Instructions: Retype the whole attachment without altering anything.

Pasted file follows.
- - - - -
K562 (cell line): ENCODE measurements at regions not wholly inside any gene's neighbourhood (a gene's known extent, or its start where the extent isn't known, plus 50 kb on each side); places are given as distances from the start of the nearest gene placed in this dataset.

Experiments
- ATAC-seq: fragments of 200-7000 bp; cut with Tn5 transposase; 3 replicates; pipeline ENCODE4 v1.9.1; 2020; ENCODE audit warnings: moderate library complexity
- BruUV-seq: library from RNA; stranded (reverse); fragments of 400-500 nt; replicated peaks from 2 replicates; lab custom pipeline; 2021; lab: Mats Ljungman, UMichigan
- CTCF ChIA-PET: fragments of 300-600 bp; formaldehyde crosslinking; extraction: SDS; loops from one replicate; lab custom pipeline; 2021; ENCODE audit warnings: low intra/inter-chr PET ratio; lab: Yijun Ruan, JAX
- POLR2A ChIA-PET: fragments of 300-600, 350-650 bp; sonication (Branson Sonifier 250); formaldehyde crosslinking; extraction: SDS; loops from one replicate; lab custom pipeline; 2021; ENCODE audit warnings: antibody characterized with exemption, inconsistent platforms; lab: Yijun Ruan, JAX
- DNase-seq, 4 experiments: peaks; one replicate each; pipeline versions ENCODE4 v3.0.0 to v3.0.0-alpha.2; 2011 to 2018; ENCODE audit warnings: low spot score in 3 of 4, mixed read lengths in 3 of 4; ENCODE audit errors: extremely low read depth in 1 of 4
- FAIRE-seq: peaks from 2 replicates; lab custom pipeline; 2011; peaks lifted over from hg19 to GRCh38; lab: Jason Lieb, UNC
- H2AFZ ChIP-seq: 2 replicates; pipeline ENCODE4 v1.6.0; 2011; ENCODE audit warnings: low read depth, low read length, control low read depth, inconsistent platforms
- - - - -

K562 (cell line): ENCODE measurements at regions not wholly inside any gene's neighbourhood (a gene's known extent, or its start where the extent isn't known, plus 50 kb on each side); places are given as distances from the start of the nearest gene placed in this dataset.

Experiments
- ATAC-seq: fragments of 200-7000 bp; cut with Tn5 transposase; 3 replicates; pipeline ENCODE4 v1.9.1; 2020; ENCODE audit warnings: moderate library complexity
- BruUV-seq: library from RNA; stranded (reverse); fragments of 400-500 nt; replicated peaks from 2 replicates; lab custom pipeline; 2021; lab: Mats Ljungman, UMichigan
- CTCF ChIA-PET: fragments of 300-600 bp; formaldehyde crosslinking; extraction: SDS; loops from one replicate; lab custom pipeline; 2021; ENCODE audit warnings: low intra/inter-chr PET ratio; lab: Yijun Ruan, JAX
- POLR2A ChIA-PET: fragments of 300-600, 350-650 bp; sonication (Branson Sonifier 250); formaldehyde crosslinking; extraction: SDS; loops from one replicate; lab custom pipeline; 2021; ENCODE audit warnings: antibody characterized with exemption, inconsistent platforms; lab: Yijun Ruan, JAX
- DNase-seq, 4 experiments: peaks; one replicate each; pipeline versions ENCODE4 v3.0.0 to v3.0.0-alpha.2; 2011 to 2018; ENCODE audit warnings: low spot score in 3 of 4, mixed read lengths in 3 of 4; ENCODE audit errors: extremely low read depth in 1 of 4
- FAIRE-seq: peaks from 2 replicates; lab custom pipeline; 2011; peaks lifted over from hg19 to GRCh38; lab: Jason Lieb, UNC
- H2AFZ ChIP-seq: 2 replicates; pipeline ENCODE4 v1.6.0; 2011; ENCODE audit warnings: low read depth, low read length, control low read depth, inconsistent platforms